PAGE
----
Mechanics Hall, Worcester, Mass

Mechanics Hall on Main Street in Worcester, around 1865-1885. Image courtesy of the New York Public Library.

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The building in 2016:

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Mechanics Hall is a concert hall and a prominent landmark in Worcester. It was built in 1857 by the city’s Mechanics Association, with prominent local architect Elbridge Boyden designing the Italianate structure. With a seating capacity of nearly 2,000, it was by far the largest public hall in the city during the second half of the 19th century, and it attracted many prominent speakers and performers.

In 1868, Mechanics Hall was a stop on Charles Dickens’s tour of the United States. He had previously visited Worcester in 1842, when he was still a young writer, but when he returned to America for his 1867-1868 tour he was an international celebrity. His tour featured sell-out crowds in venues across the northeast, and when he visited Boston there were even people who out overnight on the sidewalk to buy tickets. Here in Worcester, he probably had a similar reception, and in his March 23 performance at Mechanics Hall his audience heard him read A Christmas Carol and part of The Pickwick Papers.

Over the years, the concert hall has seen many other notable performers. It fell into decline in the mid-20th century, though, and was threatened with the possibility of demolition. All of the surrounding buildings from the first photo have since disappeared, but Mechanics Hall has survived. It was added to the National Register of Historic Places in 1972, and later in the decade it was restored to its former appearance. Today, the third-floor hall remains in use for a variety of events, including, appropriately enough, a 2012 reading of A Christmas Carol by Gerald Dickens, the great-great-grandson of Charles Dickens.

Pleasant Street, Worcester, Mass

Looking west on Pleasant Street from Main Street in Worcester, around 1895. Image from Picturesque Worcester (1895).

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Pleasant Street in 2016:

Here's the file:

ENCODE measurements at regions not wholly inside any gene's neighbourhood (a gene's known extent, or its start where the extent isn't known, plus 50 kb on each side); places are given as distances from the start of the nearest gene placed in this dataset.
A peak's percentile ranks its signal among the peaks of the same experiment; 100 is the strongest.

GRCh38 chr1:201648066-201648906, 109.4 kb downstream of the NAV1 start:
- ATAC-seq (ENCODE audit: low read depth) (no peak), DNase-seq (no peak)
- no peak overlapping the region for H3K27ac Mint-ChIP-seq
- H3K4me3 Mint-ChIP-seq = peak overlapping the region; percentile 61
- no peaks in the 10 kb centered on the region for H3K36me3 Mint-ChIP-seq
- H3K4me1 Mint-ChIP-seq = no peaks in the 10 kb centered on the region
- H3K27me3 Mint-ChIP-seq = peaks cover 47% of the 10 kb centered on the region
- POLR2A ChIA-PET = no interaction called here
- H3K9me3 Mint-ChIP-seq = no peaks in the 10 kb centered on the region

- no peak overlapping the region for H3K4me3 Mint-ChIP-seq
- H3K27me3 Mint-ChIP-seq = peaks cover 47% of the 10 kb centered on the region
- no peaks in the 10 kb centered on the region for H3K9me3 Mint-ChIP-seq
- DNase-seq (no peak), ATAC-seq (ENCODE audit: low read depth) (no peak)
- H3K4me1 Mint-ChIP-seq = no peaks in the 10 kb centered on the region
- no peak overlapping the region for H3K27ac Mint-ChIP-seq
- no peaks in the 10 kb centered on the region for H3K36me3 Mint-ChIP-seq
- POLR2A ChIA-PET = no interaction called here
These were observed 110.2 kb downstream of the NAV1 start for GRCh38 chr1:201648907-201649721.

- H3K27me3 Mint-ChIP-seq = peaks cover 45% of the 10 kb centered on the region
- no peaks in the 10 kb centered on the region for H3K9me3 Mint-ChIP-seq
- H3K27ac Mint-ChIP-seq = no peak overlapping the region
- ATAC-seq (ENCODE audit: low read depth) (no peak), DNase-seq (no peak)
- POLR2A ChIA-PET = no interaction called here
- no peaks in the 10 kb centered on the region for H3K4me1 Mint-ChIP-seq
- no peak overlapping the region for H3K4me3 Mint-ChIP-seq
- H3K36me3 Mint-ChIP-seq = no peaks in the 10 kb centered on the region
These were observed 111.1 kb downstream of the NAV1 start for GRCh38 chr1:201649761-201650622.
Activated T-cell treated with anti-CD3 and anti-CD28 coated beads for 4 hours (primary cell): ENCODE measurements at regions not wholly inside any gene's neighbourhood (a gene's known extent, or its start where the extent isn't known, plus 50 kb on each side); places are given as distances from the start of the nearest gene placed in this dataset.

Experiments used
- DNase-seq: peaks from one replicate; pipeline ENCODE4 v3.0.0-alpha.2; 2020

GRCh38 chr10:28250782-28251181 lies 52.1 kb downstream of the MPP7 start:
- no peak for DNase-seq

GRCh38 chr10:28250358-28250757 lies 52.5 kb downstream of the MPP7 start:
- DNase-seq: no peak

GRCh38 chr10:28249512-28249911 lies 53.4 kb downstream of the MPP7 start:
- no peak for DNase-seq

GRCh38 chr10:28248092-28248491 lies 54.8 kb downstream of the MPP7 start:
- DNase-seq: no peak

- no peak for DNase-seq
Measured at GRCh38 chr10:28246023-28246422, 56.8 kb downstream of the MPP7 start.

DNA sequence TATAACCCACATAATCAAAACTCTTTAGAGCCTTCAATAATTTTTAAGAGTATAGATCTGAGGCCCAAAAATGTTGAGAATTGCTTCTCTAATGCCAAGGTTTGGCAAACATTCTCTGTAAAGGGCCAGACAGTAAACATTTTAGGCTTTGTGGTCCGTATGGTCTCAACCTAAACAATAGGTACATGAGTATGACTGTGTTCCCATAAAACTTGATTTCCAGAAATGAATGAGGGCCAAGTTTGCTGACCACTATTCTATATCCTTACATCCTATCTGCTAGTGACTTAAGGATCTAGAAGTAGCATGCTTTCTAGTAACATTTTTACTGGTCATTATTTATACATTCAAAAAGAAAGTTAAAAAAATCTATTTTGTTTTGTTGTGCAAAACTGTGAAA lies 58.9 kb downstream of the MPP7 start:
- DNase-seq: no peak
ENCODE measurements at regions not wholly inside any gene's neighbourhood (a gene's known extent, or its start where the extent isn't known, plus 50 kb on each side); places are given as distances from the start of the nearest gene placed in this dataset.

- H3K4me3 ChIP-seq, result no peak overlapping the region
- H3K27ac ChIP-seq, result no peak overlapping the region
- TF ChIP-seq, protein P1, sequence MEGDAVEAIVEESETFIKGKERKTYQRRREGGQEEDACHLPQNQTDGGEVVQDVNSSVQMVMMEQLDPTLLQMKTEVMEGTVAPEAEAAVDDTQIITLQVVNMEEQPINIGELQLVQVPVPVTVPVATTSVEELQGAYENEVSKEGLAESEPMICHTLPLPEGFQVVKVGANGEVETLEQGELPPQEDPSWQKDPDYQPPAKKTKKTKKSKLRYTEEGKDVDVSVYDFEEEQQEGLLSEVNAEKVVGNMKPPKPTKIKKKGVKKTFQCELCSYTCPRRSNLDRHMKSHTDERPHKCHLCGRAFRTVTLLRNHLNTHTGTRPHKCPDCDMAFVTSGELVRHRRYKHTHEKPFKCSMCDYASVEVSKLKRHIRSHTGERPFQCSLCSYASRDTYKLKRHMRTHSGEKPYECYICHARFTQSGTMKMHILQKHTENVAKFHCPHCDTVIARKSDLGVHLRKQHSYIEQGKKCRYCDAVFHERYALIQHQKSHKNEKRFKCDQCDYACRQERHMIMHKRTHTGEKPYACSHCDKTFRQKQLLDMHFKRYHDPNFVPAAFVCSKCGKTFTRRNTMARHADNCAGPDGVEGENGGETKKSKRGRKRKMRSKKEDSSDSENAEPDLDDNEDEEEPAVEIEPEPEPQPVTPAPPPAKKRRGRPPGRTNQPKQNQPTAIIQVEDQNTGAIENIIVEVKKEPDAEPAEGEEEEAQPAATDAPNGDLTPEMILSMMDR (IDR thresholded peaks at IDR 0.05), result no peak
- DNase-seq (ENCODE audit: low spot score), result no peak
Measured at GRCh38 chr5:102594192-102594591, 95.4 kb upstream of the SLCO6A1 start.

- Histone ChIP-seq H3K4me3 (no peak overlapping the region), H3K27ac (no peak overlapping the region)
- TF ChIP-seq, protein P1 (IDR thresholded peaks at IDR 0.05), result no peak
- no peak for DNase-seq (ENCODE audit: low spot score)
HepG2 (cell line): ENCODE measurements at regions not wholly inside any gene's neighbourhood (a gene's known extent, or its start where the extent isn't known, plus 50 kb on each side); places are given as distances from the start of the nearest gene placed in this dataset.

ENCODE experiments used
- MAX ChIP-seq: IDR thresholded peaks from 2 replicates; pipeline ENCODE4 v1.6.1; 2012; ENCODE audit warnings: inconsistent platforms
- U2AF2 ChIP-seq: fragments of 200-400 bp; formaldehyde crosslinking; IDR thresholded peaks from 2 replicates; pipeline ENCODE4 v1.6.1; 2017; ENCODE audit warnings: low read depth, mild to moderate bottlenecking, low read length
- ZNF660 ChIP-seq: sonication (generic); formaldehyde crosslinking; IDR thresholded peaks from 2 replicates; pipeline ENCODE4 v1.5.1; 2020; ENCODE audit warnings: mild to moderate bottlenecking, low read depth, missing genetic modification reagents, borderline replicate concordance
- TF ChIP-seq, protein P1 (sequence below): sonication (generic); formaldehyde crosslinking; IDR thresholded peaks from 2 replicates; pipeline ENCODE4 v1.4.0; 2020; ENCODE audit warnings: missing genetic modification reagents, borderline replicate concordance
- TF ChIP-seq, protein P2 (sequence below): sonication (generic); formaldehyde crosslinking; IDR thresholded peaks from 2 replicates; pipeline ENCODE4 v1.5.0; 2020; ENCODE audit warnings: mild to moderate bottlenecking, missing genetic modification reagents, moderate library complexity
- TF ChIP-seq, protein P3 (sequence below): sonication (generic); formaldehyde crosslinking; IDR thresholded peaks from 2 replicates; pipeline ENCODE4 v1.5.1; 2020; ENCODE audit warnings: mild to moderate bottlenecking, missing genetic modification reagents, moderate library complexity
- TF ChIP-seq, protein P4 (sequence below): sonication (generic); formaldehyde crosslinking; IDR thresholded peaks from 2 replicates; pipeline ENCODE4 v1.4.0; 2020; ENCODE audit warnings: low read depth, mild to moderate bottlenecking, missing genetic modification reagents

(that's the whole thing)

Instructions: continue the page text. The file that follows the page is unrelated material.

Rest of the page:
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Although these two photos were taken over 120 years apart, remarkably little has changed along the north side of Pleasant Street since the late 19th century. All of the buildings on the left (south) side were demolished by the 1960s to build the current Worcester Plaza tower, but the right side of the street features a mix of Victorian architecture. Starting on the far right in the foreground is the Odd Fellows Hall, a commercial block that was built in 1880, with upper floors that were rented by the Odd Fellows for many years. Just beyond it is Lothrop’s Opera House, which opened in 1891. Despite its very plain exterior, it has an elegant interior, and although now vacant it is the oldest surviving theater in the city. Beyond the theater are three brick Victorian buildings, the first of which is the Rice Block, built in the 1870s. The next one, the Lamb Block, was built in 1888, originally with five stories as seen in the first photo. The top two floors have since been removed, but otherwise the building is still standing. Finally, on the other side of the Lamb Block is the Luther-Baker Block, also built in 1888.

The buildings further in the distance in the first photo are now gone, but the remaining buildings form a significant unbroken row of 19th century buildings extending west from Main Street. As such, they are part of the Lower Pleasant Street Historic District on the National Register of Historic Places. However, the future is somewhat in doubt for Lothrop’s Opera House. Its first floor storefronts remain in use, but the theater itself has been vacant for the past 10 years, and has recently been listed by Preservation Worcester as one of the city’s ten Most Endangered Structures.